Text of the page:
GWANGJU, Korea, Republic Of -- Don't ask Kylie Masse to single out her favourite swim in world aquatic championships history.
The 23-year-old from LaSalle, Ont., is now part of an exclusive Canadian club with two golden moments.
Masse became just the second Canadian swimmer to win two world championship gold medals when she defended her title in the women's 100 metre backstroke on Tuesday. The late Victor Davis of Guelph, Ont., also won twice at the worlds.
"I think it's comparable," said Masse, who also captured gold at the most recent world championships with a then-world record time of 58.10 seconds in Hungary in 2017. "To be a gold medallist is a dream come true. They both have their own feelings to them and they both feel great."
The University of Toronto student was fourth at the turn, but charged home to win in 58.60 seconds, 0.25 seconds ahead of Minna Atherton of Australia. Olivia Smoliga of the United States took bronze.
Taylor Ruck of Kelowna, B.C., finished fourth, just 0.05 seconds behind Smoliga.
Masse was well aware there was a different challenge as defending champ.
"It's definitely something I've been working on," said Masse, who won bronze in the same event at the 2016 Rio Olympics and also took gold in the 100 backstroke at the 2018 Commonwealth Games and Pan Pacific Championships.
"I've been focusing on myself and not letting the pressure or expectations get to me."
Swimming Canada high performance director and national coach John Atkinson was impressed.
"When you come into any major championships and Games as defending champion, there's a whole different level of expectation on the athlete that wasn't there beforehand," Atkinson said. "I think that Kylie handled herself tremendously. To come back, get a gold medal, get her hand on the wall first, her experience came through over that second 50, and she is a true champion."
It marked Canada's second gold in as many days. Maggie MacNeil won the women's 100 metre butterfly, while Sydney Pickrem copped bronze in the women's 200 metre individual medley with Masse in the facility on Monday.
"It was pretty incredible," Masse said. "They definitely gave me motivation and inspiration to swim fast."
After the world championships wrap up on the weekend, Masse will go home for a few weeks of rest before resuming training at school. The 2020 Tokyo Olympics, of course, are just a year away.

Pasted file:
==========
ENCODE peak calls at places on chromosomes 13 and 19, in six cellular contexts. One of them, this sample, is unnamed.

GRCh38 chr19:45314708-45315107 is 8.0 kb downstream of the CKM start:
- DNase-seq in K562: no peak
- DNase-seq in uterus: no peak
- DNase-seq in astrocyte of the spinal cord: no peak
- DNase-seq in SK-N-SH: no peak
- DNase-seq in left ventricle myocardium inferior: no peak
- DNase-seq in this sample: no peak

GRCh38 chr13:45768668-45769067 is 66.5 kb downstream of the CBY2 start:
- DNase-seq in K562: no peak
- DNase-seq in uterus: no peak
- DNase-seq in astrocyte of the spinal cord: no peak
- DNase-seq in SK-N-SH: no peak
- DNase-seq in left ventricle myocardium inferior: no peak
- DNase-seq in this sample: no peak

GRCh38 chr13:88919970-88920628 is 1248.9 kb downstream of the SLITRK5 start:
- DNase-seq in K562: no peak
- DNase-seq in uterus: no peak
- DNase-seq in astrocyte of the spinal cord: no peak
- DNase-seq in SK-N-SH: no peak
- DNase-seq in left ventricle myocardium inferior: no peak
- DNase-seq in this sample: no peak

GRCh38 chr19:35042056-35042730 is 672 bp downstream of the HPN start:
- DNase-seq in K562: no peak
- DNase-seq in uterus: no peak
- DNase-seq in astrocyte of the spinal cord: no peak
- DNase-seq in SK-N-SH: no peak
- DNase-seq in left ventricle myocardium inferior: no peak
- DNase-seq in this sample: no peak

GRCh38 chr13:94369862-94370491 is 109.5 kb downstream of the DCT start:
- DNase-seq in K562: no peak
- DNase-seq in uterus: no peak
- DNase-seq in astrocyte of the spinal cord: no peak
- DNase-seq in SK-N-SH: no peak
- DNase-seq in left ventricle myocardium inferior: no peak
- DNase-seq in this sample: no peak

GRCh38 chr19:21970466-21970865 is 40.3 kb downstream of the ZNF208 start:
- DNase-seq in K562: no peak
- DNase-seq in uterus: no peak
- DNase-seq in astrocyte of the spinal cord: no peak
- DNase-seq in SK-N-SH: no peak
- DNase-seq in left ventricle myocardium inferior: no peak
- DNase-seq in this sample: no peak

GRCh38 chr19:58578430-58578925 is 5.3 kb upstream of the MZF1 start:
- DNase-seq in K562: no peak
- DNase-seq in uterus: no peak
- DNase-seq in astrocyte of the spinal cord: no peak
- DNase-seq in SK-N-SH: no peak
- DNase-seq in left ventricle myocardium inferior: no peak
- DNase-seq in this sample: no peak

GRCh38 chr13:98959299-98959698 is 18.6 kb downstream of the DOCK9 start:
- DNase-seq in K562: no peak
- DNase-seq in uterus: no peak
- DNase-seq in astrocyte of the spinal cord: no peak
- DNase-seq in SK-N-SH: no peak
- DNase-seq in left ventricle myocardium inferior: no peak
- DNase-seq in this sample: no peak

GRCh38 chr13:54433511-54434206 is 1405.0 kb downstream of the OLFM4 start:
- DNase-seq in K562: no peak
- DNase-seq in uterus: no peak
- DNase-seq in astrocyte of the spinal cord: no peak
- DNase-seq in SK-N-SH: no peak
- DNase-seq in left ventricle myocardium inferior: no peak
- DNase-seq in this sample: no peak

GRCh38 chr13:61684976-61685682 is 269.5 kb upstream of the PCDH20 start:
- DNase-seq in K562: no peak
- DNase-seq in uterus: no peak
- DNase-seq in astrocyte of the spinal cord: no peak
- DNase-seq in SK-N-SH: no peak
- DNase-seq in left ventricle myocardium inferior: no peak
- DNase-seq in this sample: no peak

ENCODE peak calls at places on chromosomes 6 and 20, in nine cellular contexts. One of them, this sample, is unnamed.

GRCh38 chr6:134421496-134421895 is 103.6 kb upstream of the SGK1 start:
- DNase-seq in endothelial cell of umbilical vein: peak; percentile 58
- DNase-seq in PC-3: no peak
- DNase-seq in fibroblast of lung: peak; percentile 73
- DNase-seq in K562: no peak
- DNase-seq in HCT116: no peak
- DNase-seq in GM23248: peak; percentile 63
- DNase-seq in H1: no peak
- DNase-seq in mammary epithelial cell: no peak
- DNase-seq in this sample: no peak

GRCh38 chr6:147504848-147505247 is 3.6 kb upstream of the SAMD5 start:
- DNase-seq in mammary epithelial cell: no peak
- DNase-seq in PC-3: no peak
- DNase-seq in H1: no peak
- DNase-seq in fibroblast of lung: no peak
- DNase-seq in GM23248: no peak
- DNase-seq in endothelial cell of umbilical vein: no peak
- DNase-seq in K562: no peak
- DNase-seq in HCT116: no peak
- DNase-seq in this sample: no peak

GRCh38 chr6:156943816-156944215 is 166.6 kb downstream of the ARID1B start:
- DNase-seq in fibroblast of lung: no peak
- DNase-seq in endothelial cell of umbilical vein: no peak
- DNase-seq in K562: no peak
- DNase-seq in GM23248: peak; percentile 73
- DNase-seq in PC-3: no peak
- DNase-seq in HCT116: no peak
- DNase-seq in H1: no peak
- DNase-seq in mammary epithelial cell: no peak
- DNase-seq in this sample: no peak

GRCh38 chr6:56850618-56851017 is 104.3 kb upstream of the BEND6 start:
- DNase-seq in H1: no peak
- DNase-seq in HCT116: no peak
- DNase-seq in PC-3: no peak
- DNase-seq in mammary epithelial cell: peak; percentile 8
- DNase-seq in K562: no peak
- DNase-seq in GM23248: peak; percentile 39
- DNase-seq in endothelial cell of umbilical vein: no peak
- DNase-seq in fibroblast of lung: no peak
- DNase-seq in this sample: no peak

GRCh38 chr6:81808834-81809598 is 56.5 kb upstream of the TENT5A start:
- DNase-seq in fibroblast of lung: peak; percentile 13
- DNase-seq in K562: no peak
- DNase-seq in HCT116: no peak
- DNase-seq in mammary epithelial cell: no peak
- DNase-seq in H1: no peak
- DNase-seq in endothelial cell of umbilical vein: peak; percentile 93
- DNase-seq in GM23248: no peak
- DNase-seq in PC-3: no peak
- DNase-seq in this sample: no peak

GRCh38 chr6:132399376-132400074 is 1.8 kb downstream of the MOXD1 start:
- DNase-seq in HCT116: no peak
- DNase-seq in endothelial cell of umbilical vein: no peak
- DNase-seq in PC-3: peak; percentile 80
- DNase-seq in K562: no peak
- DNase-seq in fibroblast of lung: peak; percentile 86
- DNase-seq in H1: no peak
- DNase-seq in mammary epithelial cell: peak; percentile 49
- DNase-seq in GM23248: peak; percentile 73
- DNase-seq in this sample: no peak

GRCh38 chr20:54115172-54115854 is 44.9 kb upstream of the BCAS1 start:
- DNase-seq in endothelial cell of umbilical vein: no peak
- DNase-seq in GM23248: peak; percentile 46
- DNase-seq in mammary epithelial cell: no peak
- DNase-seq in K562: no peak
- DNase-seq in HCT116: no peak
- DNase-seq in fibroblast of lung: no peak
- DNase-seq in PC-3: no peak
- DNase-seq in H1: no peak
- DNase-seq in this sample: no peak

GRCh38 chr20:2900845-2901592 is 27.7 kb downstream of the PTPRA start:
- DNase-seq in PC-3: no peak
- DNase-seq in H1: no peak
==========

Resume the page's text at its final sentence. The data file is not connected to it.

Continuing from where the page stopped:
"I want to continue to improve," Masse said. "I would love to be better with my time and that's my goal. But right now I'm over the moon to win here again."
Meanwhile, quadruple Olympic medallist Penny Oleksiak of Toronto advanced to the women's 200 metre freestyle final on Wednesday by finishing seventh in the semis in a personal best 1:56.41.
"I felt really good going out but I let it get a little bit away from me," said Oleksiak, who led the first 150 metres of her semifinal. "I've been trying to work on the front half of all of my races. I just need to get more confident with that."
Mack Darragh of Oakville, Ont., finished 14th in the men's 200 metre semis and did not advance.
Canada now has two gold, two silver and three bronze medals at the 17-day event, which features swimming, artistic swimming, diving and water polo.
Also Tuesday, Sun Yang was in the middle of controversy again. Only this time, it wasn't his doing.
The Chinese star still got shunned on the medals podium again.
Sun won the 200-metre freestyle on Tuesday night after Danas Rapsys of Lithuania finished first and got disqualified for an apparent false start.
Sun touched second, but got elevated after Rapsys had already celebrated in the pool.
Sun appeared surprised, clasping his hands to his face, but quickly sat on the lane rope and raised both arms in the air as a mix of cheers and boos rang out.
Katsuhiro Matsumoto of Japan took silver. Martin Malyutin of Russia and Duncan Scott of Britain tied for bronze.
On the podium, Scott wanted no part of sharing the moment with Sun.
Scott kept his hands clasped behind his back and refused to shake Sun's hand, standing off on his own while the other medallists joined Sun to pose for photographers.
Sun, who served a three-month doping ban in 2014, is being allowed by FINA to compete in Gwangju ahead of a Court for Arbitration in Sport hearing in September that threatens Sun's career.
After Sun won the 400 free, silver medallist Mack Horton of Australia refused to step on the podium or acknowledge Sun during the medals ceremony. FINA, swimming's governing body, sent warning letters to Swimming Australia and Horton for his actions.
"FINA has currently done more to reprimand Mack Horton than they have done to reprimand Sun Yang," said American Lilly King, who won the women's 100 breaststroke.
Sun has been accused of smashing vials of his blood with a hammer during a clash last year with testers, and faces a lifetime ban if found guilty.
"He does quite a good job of making sure everyone continues to know about it," Scott said, referring to Sun's pending doping case. "So I guess that's all I've got to say about that."
Sun spread his arms apart and looked at Scott as the Brit turned to come off the podium. Sun and the other two medallists stopped for photographers on the pool deck, but Scott kept on walking.
"The athletes are starting to stand up for themselves and stand up for what they believe in so, I commend them," King said. "That's incredibly brave."
There were more boos -- and cheers from Chinese fans -- in the crowd.
"If people are booing him it's for a reason," British swimmer Adam Peaty said of Sun. "He should be asking himself now should he really be in a sport when people are booing him?"
Peaty said Scott's action was "completely right."
"The most important thing as a sports person is you have a right to a voice," Peaty said. "Duncan shared his voice and so did the crowd, so it's completely fair."
With files from The Associated Press